The only way to combat them is to take the ship out of the water and scrape the barnacles and worms down to the hull. The process is called careening. Considering their size and bulk, putting ships in dry dock wasn’t an option, but the endless array of sandy beaches and shallow water bays in the Caribbean made that unnecessary.

Careening involved leaning the ship on its side, doing the necessary scraping, then leaning it on its other side and repeating the process. And all this while hoping the rum didn’t kick in too much with your crew and that pirate hunters would not discover you.

I admit it may sound like more work than fun, but how much fun is it for Santa to work his buns off making toys, doing recon work spying on boys and girls- and that’s not to mention the naughty  wenches he’s got to keep an eye on. Well, okay, that part might bring a smile to his face, but how much fun is it to ride all over the world in one night, and then for a reward be stuck in your long johns the rest of the winter?

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Something Different 1

I never knew the rattle snake was the first Navy Jack. I can understand you retiring it for a while and going skinny dipping. Bring a towel with a rattler on it. It might ward off anyone offering you a cup of tea.

tugster: a waterblog

Something Different  (SD) is a joint venture of  tugster and coldisthesea.

For this first launch, let’s do Q and A format:  Doesn’t the yellow rattlesnake flag so common in political rallies recently  have a maritime history?  What IS that maritime history?

Below is an example of the flag, flying over a great coffee, beer, and lunch place up in Cold Spring, New York (across the river from West Point) .

These yellow flags with rattlesnakes you may have started seeing everywhere. . .  they are not new.  I trace them back to the contrarian from Pennsylvania who played with lightning, yes … Benjamin Franklin.  He also extolled the health benefits of skinnydipping and created bifocals, without which we older folk couldn’t exist.  His wit generated such gems as “fish and visitors stink in three days” and “beer is evidence that God loves us.”

Franklin liked rattlers, even proposed…

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Our Oceans are Burning and Paris is our Best Shot for Putting the Fire Out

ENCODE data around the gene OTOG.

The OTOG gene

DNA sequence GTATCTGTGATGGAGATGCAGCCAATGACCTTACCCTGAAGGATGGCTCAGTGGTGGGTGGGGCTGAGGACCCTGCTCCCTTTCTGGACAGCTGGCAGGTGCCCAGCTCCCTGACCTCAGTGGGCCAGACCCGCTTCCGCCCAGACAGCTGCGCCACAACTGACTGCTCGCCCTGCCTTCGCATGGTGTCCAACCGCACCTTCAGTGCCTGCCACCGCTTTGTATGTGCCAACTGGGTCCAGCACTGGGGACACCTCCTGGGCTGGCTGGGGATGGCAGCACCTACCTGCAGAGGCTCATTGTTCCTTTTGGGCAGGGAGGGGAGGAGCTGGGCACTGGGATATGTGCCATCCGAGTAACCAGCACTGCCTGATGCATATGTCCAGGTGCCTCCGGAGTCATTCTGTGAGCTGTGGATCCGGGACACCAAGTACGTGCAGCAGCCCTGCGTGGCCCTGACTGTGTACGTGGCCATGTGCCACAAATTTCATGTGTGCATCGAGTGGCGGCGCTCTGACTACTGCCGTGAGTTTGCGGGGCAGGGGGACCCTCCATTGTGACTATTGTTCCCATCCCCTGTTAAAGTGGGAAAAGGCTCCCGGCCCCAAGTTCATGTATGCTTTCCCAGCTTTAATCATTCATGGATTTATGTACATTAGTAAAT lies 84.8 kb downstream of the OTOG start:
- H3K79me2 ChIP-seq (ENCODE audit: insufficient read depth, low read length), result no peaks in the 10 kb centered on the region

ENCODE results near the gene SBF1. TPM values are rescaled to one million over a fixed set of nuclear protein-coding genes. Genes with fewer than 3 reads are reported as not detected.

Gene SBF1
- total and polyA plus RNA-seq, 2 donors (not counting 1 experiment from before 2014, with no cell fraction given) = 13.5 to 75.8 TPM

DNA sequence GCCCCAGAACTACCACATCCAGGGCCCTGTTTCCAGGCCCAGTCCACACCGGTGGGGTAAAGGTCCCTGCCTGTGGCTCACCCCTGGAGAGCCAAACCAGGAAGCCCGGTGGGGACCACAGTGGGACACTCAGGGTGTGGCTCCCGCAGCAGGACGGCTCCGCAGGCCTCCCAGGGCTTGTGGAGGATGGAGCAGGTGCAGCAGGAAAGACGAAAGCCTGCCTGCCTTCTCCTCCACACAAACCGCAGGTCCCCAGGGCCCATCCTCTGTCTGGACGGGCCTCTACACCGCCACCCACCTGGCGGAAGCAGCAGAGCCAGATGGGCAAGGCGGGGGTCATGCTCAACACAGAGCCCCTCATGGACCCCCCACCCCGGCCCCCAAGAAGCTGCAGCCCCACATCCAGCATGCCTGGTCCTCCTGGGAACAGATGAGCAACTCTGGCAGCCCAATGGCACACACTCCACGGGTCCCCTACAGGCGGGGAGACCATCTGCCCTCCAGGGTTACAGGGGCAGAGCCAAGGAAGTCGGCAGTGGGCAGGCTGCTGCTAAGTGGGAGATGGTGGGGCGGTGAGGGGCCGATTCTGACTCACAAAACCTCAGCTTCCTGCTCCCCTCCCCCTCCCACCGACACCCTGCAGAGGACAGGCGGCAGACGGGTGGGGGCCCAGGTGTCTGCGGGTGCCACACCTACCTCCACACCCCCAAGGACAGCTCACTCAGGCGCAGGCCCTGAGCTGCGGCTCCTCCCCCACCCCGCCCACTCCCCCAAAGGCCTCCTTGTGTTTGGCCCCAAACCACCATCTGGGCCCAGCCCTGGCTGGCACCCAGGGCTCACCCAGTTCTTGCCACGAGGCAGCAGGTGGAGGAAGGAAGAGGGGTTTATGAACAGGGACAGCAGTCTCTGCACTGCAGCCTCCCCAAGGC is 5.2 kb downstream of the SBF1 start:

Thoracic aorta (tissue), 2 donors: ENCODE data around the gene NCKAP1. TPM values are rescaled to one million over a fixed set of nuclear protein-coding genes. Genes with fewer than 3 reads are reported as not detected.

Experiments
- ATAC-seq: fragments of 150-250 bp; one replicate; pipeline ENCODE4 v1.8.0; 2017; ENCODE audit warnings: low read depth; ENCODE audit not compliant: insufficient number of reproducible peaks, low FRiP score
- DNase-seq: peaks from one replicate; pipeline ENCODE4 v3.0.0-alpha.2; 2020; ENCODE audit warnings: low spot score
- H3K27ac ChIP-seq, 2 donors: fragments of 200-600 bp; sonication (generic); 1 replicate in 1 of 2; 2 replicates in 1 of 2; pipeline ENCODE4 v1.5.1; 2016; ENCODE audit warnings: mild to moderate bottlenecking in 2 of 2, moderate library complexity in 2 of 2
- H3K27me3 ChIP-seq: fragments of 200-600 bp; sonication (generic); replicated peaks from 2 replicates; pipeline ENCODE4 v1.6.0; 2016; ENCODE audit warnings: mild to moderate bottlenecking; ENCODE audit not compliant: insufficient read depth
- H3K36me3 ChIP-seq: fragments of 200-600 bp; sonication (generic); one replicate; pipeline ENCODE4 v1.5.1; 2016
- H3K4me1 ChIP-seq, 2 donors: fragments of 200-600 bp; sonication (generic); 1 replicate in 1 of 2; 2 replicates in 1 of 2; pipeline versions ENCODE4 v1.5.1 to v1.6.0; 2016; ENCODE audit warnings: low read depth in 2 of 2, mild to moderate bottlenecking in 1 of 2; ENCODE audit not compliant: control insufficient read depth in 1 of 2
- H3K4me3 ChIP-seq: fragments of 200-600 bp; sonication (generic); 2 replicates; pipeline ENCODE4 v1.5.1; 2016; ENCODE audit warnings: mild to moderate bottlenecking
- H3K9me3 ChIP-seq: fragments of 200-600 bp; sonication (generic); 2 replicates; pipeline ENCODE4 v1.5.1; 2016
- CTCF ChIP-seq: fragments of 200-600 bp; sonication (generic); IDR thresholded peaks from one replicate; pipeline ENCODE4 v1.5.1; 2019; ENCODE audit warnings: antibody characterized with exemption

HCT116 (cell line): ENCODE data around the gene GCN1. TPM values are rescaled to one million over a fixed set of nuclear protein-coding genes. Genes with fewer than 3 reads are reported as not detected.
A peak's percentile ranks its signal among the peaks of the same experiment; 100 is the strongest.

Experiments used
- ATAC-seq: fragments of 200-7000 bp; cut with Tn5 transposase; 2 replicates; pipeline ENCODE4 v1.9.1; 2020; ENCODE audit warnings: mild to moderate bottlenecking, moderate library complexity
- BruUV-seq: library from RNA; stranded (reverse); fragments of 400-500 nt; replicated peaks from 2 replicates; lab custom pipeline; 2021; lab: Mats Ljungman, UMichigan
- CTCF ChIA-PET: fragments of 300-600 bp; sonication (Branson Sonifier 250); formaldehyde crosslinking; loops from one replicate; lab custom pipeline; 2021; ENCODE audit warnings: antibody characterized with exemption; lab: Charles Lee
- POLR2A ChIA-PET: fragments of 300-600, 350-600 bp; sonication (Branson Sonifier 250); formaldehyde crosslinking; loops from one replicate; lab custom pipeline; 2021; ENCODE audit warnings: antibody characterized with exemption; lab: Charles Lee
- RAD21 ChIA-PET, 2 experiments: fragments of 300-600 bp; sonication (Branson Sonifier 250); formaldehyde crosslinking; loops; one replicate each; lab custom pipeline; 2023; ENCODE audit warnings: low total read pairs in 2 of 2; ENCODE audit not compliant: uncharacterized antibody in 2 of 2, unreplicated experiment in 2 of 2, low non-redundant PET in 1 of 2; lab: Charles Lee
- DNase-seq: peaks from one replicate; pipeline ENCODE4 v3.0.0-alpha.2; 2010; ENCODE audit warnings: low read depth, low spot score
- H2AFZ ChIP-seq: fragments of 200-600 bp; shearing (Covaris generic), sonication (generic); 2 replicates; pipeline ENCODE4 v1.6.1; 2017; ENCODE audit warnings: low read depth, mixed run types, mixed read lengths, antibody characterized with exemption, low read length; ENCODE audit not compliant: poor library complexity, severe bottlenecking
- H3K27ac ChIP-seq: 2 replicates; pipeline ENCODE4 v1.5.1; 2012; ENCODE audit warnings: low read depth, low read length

OCEANS NEED HELP

The ocean is on fire, and 170 countries are meeting in Paris between November 30 and December 11 to try and stop it.

… Coral reefs are dying, crippling the food chain for fish who depend on them.

… Our melting Polar caps are already wreaking havoc for polar bears and other wildlife not to mention island and coastal nations whose populations will be devastated in the not too distant future.

… Over-fishing is decimating fish populations with disastrous consequences for nations whose livelihood depends on fishing. In particular is the wanton slaughter of sharks which keep the food chain of the seas in balance.

… Add to these woes habitat loss for a wide variety of marine life, and pollution through garbage and oil spills, and things seem like they can’t get much bleaker, but they can.

… Our oceans are growing more acidic daily. In fact, acidification has become the cancer of our seas, deadly and silent as it grows unchecked.

Acidification occurs naturally in the ocean on a routine basis. What makes it so horrendous is that the PH balance is occurring at an alarming rate. Treehugger.com does a great job explaining the process. When the PH balance of the sea is changed, the skeleton formations of many species of shellfish and other sea life is destroyed. Think of it as osteoporosis for the creatures of the sea.

And why is the PH level dropping? Because the tons of fossil fuel which we’re burning around the world is absorbed by the oceans once it falls from the atmosphere.

Planetearthherald.com warns us that the 30% increase of acidity we’ve seen in our oceans so far is nothing compared to the 150% increase we’re going to witness over the next hundred years. What a legacy to leave our grandchildren and their grandchildren!

If we learned nothing else about the ecosystems of our planet, it’s that everything is interconnected. Alter one part of the equation, and you affect everything else. Global warming, for example, contributes to coral bleaching big time. When coral bleaching occurs, the algae living in their tissue turn white. Though not dead, the coral become so stressed they have a hard time coping, and without a reprieve, they die. Of course, temperature, light, and nutrients affect the health of coral as well.